Choke’ equally profane, funny
Choke, a dark and charming film adaptation of the acclaimed Chuck Palahniuk novel by the same name, tells the story of a sex-addicted theme park worker who purposefully chokes on food in restaurants for his twisted financial scheme. It is also a funny, perverse, and surprisingly heartfelt film about discovering intimacy.
Who said originality is dead?
Choke centers on Victor (Sam Rockwell), a despondent, self-loathing schemer who cons strangers into rescuing him and sending money to pay for the care of Victor’s mentally ill mother (Anjelica Huston). Between his shifts as an indentured Irish servant at a colonial reenactment village, Victor also cruises sexual addiction meetings, but less for his recovery and more for the late-night rendezvous in the meeting hall’s restroom. For Victor, love and sex are far from being synonymous. His sexual addiction is fueled on forming a connection, albeit fleeting, shallow and for only minutes at a time.
He allows others to save his life at restaurants because he is incapable of saving himself, but when he discovers the possible divine origins of his father, Victor is faced with the decision to rethink his life and become the savior he never wanted to be.
While most people will likely remember Pahlaniuk as the writer behind the cult-hit Fight Club, there is little similarity between the two film adaptations besides their warped sensibilities and quality. Choke doesn’t intend to have the same visceral punch as Fight Club, and instead of Brad Pitt and Edward Norton, Choke’s biggest star is arguably Sam Rockwell. While not yet a household name, Rockwell has a natural likability that plays Victor as well as any actor imaginably could. Oscar-winner Anjelica Huston (The Royal Tenenbaums) and Kelly Macdonald (No Country for Old Men) round out the cast, and aside from Macdonald’s occasionally wooden delivery, the acting is consistently solid.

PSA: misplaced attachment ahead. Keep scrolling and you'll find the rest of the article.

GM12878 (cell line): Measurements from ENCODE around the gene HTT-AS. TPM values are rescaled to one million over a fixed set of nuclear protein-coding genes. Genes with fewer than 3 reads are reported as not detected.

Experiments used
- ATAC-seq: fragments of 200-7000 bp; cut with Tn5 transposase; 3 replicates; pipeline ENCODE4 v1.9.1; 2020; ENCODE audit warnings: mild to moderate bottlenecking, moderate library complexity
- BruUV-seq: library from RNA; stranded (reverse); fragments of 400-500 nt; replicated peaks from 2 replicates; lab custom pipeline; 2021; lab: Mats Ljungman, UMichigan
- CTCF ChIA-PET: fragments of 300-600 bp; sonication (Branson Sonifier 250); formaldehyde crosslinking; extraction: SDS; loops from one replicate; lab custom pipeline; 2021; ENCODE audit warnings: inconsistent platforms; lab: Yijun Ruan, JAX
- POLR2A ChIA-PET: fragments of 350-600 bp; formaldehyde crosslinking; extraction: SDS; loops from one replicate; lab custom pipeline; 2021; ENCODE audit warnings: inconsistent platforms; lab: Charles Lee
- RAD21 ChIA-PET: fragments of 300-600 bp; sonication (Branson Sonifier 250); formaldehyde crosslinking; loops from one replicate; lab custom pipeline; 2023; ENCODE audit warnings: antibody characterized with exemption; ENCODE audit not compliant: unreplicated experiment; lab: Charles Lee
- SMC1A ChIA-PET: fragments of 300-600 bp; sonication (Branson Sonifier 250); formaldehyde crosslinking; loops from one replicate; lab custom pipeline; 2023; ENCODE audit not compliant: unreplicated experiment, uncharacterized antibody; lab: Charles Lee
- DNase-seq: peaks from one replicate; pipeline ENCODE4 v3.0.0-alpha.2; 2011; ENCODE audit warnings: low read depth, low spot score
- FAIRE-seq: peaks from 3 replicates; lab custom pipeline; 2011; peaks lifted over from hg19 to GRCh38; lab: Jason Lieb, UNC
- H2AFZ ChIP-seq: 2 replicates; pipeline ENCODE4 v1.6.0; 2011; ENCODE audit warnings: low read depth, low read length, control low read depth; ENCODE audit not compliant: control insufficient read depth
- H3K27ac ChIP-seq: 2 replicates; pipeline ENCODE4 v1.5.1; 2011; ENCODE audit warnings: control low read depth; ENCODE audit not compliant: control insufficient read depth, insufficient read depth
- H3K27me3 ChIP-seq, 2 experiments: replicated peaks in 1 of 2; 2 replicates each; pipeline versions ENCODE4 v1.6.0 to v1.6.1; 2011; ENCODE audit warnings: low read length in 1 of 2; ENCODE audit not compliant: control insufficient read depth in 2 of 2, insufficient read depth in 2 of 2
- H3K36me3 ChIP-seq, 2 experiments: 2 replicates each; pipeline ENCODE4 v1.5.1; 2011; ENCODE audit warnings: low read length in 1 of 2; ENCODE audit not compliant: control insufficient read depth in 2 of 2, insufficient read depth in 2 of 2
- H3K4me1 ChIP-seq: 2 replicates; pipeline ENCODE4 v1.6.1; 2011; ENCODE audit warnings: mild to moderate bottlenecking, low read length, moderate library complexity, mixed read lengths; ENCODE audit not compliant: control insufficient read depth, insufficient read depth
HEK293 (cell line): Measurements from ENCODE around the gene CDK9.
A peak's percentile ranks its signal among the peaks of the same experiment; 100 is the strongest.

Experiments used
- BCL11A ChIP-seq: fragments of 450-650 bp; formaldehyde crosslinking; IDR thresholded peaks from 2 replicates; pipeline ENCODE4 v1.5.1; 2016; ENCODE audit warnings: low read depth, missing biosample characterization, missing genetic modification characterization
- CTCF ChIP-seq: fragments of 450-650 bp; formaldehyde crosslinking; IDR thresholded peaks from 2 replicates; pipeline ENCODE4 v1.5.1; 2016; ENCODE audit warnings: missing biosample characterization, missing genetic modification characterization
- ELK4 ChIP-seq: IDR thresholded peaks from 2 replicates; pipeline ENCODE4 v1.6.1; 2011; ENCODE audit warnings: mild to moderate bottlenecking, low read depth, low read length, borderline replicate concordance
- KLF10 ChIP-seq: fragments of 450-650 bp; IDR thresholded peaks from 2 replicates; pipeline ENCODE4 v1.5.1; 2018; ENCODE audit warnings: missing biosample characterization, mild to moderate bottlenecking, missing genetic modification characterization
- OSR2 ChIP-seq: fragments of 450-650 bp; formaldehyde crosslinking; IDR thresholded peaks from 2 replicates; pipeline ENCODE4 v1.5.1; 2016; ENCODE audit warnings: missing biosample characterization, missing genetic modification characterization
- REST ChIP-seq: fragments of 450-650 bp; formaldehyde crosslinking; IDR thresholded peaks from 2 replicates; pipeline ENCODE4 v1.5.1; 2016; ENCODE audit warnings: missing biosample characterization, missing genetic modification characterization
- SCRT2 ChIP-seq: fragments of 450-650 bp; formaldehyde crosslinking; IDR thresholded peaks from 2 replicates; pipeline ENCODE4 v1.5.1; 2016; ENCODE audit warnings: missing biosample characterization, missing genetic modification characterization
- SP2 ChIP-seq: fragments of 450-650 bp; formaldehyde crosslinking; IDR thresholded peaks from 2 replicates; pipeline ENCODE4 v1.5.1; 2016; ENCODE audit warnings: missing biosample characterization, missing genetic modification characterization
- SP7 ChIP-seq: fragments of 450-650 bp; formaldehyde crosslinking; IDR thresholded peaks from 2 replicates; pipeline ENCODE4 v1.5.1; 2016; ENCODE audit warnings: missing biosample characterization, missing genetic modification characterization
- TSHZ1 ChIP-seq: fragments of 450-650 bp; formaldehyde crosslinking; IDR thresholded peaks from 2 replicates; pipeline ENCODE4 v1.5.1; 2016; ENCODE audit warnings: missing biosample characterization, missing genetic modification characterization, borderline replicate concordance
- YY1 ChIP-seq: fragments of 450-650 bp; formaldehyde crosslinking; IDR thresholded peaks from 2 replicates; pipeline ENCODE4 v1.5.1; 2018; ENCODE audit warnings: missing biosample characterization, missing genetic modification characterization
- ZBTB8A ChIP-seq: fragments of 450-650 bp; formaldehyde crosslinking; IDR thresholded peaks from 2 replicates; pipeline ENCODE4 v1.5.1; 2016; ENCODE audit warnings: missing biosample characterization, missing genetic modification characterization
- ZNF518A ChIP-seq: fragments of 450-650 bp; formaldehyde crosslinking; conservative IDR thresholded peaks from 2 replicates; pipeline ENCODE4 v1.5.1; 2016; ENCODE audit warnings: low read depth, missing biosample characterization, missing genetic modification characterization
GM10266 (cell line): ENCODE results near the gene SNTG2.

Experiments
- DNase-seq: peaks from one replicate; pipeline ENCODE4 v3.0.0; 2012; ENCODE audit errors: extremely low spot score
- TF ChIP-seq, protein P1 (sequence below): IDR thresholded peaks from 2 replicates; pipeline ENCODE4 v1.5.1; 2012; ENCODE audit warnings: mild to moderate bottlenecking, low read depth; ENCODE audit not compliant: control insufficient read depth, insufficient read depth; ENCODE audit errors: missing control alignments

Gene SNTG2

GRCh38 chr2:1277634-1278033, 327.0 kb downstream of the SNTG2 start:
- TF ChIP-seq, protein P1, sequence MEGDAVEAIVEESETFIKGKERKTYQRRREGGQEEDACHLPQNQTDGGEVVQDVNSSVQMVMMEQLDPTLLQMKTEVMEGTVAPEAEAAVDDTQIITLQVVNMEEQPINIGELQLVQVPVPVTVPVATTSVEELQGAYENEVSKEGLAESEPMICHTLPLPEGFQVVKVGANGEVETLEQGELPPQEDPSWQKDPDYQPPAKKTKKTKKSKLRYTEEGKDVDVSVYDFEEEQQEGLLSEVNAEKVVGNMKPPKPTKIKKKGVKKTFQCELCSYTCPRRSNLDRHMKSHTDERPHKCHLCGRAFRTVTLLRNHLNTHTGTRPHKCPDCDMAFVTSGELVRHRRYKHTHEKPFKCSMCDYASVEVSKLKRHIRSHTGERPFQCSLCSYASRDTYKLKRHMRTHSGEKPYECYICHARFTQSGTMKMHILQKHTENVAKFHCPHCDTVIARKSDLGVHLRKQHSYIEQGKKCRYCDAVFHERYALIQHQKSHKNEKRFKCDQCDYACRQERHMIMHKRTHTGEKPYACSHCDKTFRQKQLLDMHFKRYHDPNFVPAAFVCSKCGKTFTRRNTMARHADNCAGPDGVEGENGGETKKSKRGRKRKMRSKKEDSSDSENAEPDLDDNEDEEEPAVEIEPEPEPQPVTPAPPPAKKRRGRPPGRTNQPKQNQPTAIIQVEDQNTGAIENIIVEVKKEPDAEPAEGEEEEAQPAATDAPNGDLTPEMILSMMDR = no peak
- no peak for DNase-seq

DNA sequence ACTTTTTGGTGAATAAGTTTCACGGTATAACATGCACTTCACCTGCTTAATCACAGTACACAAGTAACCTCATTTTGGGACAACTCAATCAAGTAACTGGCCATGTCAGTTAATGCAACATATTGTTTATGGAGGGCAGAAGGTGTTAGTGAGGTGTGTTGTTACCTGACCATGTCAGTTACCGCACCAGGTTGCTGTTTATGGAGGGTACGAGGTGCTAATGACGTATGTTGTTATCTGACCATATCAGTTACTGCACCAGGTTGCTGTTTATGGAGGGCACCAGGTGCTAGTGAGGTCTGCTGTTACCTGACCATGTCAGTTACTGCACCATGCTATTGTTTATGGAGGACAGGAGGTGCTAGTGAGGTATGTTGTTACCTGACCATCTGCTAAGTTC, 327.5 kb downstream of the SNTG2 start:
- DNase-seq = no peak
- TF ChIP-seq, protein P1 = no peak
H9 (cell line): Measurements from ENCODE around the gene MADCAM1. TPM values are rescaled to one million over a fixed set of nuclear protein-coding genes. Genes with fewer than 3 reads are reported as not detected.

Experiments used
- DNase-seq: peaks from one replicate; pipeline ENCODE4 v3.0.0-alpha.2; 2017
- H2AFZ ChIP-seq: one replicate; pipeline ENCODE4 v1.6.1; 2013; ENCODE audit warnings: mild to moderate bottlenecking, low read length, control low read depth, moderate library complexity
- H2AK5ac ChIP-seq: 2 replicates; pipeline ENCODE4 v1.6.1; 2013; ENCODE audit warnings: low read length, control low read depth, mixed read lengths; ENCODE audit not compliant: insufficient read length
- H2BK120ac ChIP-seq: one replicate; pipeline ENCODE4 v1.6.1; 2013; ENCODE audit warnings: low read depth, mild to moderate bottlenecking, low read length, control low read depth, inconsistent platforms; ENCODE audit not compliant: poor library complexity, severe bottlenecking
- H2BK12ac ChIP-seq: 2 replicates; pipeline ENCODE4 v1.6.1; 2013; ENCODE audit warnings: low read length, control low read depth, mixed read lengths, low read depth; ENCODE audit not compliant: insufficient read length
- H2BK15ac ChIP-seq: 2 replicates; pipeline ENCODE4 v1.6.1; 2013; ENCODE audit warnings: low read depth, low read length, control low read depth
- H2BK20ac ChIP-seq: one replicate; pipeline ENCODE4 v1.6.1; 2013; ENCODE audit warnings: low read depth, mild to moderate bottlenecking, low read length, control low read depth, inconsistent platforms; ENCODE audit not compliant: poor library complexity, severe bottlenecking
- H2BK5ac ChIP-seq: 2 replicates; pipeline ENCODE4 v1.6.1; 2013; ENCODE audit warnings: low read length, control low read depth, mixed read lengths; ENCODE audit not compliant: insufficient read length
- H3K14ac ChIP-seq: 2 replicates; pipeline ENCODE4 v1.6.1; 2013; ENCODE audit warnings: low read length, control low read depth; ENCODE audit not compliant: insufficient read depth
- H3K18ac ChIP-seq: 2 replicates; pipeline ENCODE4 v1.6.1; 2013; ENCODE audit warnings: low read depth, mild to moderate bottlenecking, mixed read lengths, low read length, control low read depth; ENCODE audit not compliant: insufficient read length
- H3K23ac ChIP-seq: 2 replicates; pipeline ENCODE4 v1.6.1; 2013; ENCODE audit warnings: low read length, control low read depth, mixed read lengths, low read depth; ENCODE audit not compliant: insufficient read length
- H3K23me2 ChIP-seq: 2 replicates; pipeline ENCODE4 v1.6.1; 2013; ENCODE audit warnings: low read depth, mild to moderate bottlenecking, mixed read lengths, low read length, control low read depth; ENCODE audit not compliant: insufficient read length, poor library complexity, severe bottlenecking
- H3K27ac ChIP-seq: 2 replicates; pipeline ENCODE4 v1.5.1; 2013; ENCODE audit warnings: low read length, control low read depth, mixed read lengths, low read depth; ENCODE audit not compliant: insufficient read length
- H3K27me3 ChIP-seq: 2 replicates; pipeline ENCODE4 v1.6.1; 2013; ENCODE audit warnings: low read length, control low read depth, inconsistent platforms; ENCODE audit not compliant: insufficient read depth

Helmed by first-time director Clark Gregg, Choke works because it never takes itself too seriously. Its greatest strength, in fact, lies in its ability to balance its sleazy comedic elements with an occasional moment of emotional, introspective drama. Victor may be the worst embodiment of the typical movie hero in ages – he hates himself, doesn’t particularly want to save his dying mother and until he reaches his moment of epiphany, treats women as disposable. But because Choke is wrapped up in such a lighthearted, charming exterior, and retains a heart beneath all the debauchery, it works.
Previously an actor in films such as Iron Man, The Usual Suspects, and In Good Company, Gregg acknowledged the difficulty in striking the perfect tone in such potentially offensive material.
"This felt as dark as you can possibly get while still trying to be funny," Gregg told The Daily Cougar. "I knew that if you pull off the tone of this movie then it’s going to very special, and that’s the movie I would want to see."
Before mailing Gregg that piece of hate mail, it’s advisable to first see the movie. While it certainly won’t appeal to some, Choke is a crude, strange, wholly original comedy with elements of a traditional love story. It’s also one of the best movies to come along in months.